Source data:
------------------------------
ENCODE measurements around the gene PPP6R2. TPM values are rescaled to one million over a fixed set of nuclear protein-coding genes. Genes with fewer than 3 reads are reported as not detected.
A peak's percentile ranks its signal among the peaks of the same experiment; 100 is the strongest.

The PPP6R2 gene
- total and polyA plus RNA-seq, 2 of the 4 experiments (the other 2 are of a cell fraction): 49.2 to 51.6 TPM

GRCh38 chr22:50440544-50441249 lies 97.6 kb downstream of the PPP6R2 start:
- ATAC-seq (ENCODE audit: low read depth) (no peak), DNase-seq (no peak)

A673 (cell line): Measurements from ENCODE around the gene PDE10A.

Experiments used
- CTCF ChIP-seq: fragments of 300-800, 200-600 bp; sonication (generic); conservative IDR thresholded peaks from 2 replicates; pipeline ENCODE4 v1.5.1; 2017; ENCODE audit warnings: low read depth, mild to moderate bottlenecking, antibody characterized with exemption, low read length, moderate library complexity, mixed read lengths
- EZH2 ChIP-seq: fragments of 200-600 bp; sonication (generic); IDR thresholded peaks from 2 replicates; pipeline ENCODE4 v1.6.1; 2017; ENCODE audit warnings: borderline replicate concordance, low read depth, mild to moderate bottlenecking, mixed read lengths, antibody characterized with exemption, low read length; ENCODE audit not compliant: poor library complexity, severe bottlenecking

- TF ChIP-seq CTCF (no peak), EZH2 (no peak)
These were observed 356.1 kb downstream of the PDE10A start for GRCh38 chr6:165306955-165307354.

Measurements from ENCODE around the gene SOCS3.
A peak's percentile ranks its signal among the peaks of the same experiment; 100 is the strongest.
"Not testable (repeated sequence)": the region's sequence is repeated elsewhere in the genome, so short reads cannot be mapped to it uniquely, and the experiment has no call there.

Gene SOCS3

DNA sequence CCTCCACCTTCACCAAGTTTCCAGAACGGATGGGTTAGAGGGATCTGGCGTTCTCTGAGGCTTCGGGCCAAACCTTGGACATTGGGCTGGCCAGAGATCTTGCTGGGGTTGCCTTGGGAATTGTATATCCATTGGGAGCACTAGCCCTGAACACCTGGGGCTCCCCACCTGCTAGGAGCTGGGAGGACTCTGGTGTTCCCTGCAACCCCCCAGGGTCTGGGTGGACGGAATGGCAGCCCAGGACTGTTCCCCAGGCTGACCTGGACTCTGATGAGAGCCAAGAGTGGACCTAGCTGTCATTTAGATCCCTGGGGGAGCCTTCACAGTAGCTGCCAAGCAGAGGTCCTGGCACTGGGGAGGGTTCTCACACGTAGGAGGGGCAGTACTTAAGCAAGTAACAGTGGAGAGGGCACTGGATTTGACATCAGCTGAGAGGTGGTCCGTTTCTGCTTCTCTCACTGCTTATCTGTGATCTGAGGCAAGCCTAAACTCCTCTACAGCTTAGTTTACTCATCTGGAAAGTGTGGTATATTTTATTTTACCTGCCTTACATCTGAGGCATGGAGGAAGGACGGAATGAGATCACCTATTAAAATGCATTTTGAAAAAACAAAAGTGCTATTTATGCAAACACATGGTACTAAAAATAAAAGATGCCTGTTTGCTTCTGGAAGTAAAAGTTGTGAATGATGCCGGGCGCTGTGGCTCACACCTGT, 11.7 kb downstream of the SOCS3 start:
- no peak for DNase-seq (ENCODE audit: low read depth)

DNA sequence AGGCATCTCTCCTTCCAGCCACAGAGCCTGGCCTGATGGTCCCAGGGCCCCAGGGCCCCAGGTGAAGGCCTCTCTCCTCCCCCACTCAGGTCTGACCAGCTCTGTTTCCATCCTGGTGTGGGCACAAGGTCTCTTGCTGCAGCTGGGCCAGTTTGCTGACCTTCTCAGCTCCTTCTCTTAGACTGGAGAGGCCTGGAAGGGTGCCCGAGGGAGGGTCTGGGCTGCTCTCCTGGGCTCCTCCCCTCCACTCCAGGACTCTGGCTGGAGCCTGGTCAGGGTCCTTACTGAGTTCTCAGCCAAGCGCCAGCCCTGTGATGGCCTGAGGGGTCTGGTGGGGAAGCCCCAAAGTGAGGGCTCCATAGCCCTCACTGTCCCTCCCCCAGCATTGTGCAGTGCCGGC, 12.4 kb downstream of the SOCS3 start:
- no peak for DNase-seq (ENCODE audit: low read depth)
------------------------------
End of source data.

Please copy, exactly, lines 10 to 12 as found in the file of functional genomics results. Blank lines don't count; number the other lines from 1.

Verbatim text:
- EZH2 ChIP-seq: fragments of 200-600 bp; sonication (generic); IDR thresholded peaks from 2 replicates; pipeline ENCODE4 v1.6.1; 2017; ENCODE audit warnings: borderline replicate concordance, low read depth, mild to moderate bottlenecking, mixed read lengths, antibody characterized with exemption, low read length; ENCODE audit not compliant: poor library complexity, severe bottlenecking

- TF ChIP-seq CTCF (no peak), EZH2 (no peak)
These were observed 356.1 kb downstream of the PDE10A start for GRCh38 chr6:165306955-165307354.